Internet sales tax is a strong possibility
Jason Payne says his online shopping habits are like most.
"I shop at least once a month I'm getting something off Amazon for the most part."
At times it's a last resort when major retailers just don't have what Payne is looking for.
"Walmart, they only have so much shelf space."
But online, the "shelf space" is almost infinite.
Payne says, "At amazon you have such a larger pool to pull from."
The large selection could come with a higher price tag.
All four senators in Georgia and Tennessee were on the winning side of the vote to require Internet sales tax for all states.
It's a bill lawmakers, like Senator Lamar Alexander (R-TN) say is past due.
"Well it is a tax that is owed. It is now just a matter of collecting it from people who aren't paying it."
Joey Howe manages Fast Break Athletics on the North Shore says it's time Washington leveled the playing field.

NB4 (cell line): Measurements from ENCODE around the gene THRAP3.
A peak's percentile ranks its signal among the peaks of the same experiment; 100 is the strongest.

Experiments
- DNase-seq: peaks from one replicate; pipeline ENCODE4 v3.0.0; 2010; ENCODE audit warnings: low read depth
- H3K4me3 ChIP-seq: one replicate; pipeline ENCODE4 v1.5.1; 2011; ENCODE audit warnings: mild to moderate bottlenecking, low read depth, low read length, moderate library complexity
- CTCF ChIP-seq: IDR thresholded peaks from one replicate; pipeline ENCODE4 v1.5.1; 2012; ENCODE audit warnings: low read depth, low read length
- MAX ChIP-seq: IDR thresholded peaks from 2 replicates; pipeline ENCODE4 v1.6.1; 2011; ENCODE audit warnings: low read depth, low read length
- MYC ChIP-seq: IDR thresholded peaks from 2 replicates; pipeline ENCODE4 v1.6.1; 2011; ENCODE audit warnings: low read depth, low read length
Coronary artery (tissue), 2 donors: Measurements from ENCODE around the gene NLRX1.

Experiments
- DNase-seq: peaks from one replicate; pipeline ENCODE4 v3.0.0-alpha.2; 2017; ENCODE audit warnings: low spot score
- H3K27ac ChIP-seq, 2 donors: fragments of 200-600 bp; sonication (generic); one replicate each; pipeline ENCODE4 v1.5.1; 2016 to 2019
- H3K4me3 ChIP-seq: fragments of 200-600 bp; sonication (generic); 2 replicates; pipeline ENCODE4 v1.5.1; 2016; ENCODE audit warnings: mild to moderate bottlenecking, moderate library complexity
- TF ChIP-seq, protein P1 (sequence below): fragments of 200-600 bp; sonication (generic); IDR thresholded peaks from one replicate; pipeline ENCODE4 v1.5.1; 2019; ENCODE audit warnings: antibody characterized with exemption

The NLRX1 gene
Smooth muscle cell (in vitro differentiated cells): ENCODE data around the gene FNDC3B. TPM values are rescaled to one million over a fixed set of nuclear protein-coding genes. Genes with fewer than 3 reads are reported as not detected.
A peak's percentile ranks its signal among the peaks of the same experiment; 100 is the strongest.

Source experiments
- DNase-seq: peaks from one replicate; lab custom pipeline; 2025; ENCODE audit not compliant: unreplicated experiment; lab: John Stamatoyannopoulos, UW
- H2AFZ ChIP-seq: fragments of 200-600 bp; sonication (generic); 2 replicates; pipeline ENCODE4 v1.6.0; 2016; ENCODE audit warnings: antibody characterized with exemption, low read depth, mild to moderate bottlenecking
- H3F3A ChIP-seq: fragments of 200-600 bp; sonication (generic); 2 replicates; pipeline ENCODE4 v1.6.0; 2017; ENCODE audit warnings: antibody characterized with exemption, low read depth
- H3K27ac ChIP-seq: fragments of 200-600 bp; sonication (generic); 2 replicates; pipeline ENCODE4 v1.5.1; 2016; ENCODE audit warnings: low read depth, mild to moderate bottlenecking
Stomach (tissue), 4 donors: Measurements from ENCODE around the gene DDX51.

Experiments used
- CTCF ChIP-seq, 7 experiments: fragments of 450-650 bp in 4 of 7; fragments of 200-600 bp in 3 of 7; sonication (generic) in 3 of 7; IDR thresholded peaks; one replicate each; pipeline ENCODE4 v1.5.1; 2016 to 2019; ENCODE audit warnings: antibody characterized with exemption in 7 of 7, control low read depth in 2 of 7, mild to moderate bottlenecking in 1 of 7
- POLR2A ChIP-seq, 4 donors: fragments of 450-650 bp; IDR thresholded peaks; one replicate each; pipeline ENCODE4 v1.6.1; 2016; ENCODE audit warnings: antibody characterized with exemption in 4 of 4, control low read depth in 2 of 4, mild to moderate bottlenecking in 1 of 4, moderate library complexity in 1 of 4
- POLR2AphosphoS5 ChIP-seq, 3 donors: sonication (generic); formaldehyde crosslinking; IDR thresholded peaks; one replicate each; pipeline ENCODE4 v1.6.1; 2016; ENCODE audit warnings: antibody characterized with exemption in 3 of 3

"Coming from a retailer perspective it does. It helps us drastically."
Americans spent $200 billion buying stuff online in 2012, and shoppers like Payne may soon have to dig a little deeper.
"My perspective is probably like everyone else. Who wants to get taxed more? No one really does."
Under30ceo.com ranked Chattanooga as one of the top cities for small business in the U.S. Howe says the tax is a win-win.
"The tax you are paying is helping our community. It is helping out streets. It is helping our community grow, it helps our schools, education, everything."
The House will vote next on the measure.
Tennessee could collect more than $400 million a year in Internet sales tax if the measure passes.